Friday, June 5, 2015

Hair Fragrance: Beauty Hacks for Hair Worthy of Baudelaire's Intoxication

Have you ever read Charles Baudelaire's poem La Chevelure (Hair)? It's chockfull of imagery of scented tresses which evoke the breadths and the widths of the earth in their sensuous emanations. Hair fragrance, inherent, can be lovely. Hair fragrance, added, can turn up the notch just so.

Although we perfume lovers often love to give a playful spritz or dab on our temple and nape, concern for the pernicious (apparently?) effect of certain ingredients, mostly alcohol, to the health of the hair itself has evolved into a plethora of hair mists on the market which caress our tresses like a luxurious caviar skincare cream would to our complexion. In that context, I just published an article on with photos and info on the best hair fragrance mists which you can use on your hair without any concern for its well-being. You can find it on this link.

And Perfume Shrine being the more personal venue it is, just for the heck of it, please find below the original poem by Baudelaire, translated in English by

Yvon LeMarlec via GoYouToKNow Tumblr

O fleece, that down the neck waves to the nape!
O curls! O perfume nonchalant and rare!
O ecstasy! To fill this alcove shape
With memories that in these tresses sleep,
I would shake them like penions in the air!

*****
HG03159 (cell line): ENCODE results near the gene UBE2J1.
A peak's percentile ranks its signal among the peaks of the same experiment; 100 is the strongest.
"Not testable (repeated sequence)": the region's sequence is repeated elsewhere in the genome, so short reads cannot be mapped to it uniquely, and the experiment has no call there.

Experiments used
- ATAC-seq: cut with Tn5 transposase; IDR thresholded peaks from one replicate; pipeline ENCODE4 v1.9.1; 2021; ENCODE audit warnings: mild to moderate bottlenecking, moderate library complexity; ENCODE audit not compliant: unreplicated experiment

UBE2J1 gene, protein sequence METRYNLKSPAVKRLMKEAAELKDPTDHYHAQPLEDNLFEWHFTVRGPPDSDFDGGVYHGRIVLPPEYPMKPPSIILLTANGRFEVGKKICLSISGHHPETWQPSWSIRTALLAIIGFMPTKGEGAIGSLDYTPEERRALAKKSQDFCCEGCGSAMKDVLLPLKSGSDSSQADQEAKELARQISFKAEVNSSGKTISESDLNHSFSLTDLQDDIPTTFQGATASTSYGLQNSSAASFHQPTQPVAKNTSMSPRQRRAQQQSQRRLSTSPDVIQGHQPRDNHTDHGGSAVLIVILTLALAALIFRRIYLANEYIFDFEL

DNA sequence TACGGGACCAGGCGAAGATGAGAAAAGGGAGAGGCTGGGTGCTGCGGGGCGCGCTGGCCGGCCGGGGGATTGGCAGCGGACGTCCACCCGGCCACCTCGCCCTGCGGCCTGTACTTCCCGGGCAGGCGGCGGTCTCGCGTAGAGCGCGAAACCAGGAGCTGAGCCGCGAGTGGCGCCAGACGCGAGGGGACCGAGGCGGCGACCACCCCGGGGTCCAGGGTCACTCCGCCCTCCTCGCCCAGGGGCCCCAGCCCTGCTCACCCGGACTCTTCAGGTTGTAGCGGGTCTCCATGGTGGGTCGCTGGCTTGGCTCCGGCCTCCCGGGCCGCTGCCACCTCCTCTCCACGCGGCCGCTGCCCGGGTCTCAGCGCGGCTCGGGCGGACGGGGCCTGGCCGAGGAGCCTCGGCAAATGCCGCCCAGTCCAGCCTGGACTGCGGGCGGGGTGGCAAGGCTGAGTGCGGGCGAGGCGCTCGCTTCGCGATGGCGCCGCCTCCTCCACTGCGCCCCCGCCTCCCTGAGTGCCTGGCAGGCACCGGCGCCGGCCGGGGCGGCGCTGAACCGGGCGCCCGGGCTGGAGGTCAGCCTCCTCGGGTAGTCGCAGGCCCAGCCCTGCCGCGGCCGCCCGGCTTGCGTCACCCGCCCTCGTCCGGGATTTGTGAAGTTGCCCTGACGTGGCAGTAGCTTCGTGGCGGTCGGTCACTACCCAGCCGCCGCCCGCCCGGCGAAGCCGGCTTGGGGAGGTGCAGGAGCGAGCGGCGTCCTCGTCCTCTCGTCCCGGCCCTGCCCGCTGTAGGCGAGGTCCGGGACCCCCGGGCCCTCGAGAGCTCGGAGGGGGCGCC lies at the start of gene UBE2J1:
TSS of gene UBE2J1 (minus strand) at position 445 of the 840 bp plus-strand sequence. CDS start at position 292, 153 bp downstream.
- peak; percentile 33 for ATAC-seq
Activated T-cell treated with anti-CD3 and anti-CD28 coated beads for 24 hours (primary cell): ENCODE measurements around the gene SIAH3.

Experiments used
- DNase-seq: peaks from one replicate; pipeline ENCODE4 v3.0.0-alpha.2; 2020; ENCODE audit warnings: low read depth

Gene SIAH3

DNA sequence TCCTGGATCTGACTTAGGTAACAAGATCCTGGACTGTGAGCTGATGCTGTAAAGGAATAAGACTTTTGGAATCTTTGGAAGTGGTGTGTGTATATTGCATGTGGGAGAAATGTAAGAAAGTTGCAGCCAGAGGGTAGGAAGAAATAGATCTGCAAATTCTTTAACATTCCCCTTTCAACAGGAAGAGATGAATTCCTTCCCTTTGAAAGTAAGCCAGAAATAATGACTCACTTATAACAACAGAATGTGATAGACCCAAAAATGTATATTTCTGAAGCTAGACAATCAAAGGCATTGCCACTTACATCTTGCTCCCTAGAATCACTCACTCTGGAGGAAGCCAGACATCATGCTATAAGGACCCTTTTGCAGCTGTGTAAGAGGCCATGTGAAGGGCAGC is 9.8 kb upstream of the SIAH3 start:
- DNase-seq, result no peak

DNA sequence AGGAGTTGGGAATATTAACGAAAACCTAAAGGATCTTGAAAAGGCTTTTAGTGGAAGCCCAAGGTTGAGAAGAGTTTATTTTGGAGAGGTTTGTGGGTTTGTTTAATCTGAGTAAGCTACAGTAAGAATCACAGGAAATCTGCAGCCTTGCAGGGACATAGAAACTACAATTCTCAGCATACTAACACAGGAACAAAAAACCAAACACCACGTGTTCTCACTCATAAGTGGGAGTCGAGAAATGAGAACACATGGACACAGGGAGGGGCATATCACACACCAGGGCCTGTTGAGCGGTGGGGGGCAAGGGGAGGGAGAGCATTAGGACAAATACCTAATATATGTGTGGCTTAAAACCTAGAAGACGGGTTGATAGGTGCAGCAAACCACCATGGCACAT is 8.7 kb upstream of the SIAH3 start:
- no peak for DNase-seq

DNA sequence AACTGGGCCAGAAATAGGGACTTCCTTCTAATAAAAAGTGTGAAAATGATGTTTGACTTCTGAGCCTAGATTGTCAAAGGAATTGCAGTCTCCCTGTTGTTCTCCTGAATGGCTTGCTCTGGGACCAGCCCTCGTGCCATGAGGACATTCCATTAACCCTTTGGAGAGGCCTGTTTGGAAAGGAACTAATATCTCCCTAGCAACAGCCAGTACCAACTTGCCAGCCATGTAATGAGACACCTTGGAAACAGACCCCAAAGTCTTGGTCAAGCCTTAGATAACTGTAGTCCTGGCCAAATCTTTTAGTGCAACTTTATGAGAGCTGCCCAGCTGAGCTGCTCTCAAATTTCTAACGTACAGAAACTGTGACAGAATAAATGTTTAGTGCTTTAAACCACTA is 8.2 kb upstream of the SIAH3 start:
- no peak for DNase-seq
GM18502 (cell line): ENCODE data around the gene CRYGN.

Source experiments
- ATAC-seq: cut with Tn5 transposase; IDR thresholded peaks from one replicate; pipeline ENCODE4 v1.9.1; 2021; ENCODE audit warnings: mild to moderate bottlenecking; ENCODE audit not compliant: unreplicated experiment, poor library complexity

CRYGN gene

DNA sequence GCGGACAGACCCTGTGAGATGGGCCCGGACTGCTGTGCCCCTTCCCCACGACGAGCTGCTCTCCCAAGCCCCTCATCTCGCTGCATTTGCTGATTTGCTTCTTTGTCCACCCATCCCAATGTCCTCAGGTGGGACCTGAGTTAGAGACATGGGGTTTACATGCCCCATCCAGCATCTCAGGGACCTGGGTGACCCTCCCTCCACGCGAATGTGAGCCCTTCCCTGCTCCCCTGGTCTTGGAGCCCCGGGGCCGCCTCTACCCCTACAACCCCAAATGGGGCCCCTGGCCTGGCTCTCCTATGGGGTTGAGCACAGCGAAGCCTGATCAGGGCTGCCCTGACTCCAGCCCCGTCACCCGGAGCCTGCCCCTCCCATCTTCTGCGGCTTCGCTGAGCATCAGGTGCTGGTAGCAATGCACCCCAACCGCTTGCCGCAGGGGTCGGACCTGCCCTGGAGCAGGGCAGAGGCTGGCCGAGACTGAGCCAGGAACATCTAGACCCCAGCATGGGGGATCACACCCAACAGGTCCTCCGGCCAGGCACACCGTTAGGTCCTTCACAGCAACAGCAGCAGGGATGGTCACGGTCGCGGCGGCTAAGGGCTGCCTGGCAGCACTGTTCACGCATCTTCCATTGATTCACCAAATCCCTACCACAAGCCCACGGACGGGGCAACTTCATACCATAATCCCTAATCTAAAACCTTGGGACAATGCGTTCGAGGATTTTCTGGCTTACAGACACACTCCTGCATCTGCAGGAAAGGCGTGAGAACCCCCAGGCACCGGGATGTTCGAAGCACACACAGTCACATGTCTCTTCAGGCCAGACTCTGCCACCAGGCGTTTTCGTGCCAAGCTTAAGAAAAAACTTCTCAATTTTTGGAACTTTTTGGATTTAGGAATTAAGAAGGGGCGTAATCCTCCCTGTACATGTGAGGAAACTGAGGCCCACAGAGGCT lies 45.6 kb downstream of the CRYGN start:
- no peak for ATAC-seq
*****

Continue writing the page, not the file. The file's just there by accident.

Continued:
Languorous Asia, burning Africa,
And a far world, defunct almost, absent,
Within your aromatic forest stay!
As other souls on music drift away,
Mine, O my love! still floats upon your scent.

I shall go there where, full of sap, both tree
And man swoon in the heat of the southern climates;
Strong tresses be the swell that carries me!
I dream upon your sea of amber
Of dazzling sails, of oarsmen, masts, and flames:

A sun-drenched and reverberating port,
Where I imbibe colour and sound and scent;
Where vessels, gliding through the gold and moiré,
Open their vast arms as they leave the shore
To clasp the pure and shimmering firmament.

I'll plunge my head, enamored of its pleasure,
In this black ocean where the other hides;
My subtle spirit then will know a measure
Of fertile idleness and fragrant leisure,
Lulled by the infinite rhythm of its tides!

Pavilion, of autumn-shadowed tresses spun,
You give me back the azure from afar;
And where the twisted locks are fringed with down
Lurk mingled odors I grow drunk upon
Of oil of coconut, of musk, and tar.

A long time! always! my hand in your hair
Will sow the stars of sapphire, pearl, ruby,
That you be never deaf to my desire,
My oasis and my gourd whence I aspire
To drink deep of the wine of memory.
Charles Baudelaire